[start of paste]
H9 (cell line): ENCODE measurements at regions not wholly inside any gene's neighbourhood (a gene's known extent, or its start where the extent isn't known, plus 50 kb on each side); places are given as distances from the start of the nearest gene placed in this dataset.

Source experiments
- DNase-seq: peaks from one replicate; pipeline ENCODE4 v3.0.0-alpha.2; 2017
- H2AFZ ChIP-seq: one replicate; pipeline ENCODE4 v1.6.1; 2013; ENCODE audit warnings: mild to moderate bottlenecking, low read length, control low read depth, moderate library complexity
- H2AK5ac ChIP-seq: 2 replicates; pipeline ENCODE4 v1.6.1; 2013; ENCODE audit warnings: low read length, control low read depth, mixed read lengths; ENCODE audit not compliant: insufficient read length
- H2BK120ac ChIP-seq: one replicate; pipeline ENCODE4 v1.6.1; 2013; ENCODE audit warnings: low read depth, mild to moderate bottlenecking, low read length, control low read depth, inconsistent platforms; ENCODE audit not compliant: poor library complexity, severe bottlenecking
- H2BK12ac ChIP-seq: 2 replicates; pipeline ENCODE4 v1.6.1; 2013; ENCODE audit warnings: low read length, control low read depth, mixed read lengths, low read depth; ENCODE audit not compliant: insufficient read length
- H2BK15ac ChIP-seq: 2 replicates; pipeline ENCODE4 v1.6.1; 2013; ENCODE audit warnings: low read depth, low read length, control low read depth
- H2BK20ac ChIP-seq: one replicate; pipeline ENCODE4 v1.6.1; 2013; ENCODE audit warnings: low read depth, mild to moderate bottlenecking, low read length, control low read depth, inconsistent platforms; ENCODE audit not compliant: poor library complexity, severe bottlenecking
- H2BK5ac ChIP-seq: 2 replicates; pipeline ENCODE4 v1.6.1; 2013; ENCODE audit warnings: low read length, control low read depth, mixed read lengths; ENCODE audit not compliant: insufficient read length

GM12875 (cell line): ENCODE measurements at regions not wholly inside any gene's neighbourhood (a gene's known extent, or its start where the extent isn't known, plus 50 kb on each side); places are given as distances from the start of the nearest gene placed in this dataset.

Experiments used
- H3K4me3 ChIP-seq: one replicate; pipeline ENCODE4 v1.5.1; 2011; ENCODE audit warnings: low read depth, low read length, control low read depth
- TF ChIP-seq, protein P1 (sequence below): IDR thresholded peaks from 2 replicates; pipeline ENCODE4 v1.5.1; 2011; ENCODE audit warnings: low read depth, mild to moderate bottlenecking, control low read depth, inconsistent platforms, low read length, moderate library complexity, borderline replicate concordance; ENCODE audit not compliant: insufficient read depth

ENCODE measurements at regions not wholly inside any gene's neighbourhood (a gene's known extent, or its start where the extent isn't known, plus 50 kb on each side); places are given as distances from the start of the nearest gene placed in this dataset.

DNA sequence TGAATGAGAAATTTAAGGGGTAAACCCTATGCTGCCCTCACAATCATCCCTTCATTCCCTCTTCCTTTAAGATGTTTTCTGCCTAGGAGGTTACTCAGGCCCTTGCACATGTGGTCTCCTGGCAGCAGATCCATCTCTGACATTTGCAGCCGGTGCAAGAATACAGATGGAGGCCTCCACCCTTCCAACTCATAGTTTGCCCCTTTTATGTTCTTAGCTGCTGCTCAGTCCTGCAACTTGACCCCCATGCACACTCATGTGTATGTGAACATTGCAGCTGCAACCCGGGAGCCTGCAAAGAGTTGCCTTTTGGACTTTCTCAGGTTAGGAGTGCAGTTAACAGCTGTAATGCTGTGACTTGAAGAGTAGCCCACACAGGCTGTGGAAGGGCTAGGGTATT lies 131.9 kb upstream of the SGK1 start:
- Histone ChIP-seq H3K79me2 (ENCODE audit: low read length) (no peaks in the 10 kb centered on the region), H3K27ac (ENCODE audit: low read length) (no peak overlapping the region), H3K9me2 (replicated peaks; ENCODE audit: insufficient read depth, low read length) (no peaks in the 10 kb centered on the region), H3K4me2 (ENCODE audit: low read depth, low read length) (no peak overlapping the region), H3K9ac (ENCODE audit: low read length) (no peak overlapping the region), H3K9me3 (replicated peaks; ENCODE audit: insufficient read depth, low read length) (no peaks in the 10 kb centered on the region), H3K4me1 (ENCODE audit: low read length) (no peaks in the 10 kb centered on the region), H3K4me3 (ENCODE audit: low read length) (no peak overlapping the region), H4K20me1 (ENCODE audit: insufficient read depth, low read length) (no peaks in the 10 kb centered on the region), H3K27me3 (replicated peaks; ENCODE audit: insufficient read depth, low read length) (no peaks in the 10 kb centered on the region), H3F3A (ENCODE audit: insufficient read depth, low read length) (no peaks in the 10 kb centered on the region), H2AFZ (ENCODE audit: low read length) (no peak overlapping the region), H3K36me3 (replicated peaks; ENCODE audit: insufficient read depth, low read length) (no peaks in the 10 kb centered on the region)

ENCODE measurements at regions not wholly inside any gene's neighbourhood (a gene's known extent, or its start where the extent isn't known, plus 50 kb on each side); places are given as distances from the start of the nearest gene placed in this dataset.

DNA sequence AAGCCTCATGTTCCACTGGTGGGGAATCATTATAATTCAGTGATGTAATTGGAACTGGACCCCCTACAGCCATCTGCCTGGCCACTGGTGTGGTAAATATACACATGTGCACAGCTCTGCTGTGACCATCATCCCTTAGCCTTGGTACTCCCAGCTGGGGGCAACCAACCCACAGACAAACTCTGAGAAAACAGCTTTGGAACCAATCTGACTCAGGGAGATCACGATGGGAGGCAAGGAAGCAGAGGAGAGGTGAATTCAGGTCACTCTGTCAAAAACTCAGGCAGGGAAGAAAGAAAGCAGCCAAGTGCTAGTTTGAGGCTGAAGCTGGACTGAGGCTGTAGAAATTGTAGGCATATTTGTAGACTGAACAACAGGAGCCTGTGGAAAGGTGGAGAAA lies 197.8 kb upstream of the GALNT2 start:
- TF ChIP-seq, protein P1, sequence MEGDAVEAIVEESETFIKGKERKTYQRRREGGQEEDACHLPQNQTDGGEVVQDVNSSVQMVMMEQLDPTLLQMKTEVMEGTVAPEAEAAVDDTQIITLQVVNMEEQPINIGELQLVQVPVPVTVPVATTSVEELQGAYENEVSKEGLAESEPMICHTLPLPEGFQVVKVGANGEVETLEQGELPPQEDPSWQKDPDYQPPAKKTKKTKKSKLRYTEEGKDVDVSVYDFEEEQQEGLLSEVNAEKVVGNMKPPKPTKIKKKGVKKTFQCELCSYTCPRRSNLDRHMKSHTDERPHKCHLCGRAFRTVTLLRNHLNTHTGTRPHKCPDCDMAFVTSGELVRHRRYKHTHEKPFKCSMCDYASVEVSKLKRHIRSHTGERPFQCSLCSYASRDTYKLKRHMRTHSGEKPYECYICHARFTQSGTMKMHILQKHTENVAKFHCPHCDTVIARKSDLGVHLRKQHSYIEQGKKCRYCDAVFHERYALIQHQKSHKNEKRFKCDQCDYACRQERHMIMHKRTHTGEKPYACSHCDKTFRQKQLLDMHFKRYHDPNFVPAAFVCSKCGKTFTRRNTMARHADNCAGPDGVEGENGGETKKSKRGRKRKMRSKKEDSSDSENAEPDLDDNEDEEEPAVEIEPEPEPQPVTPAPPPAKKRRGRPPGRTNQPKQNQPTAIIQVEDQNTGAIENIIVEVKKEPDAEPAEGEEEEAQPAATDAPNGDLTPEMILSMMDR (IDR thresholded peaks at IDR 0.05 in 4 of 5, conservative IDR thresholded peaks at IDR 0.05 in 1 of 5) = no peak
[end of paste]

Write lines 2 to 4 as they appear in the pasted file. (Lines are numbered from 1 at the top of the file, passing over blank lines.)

Source experiments
- DNase-seq: peaks from one replicate; pipeline ENCODE4 v3.0.0-alpha.2; 2017
- H2AFZ ChIP-seq: one replicate; pipeline ENCODE4 v1.6.1; 2013; ENCODE audit warnings: mild to moderate bottlenecking, low read length, control low read depth, moderate library complexity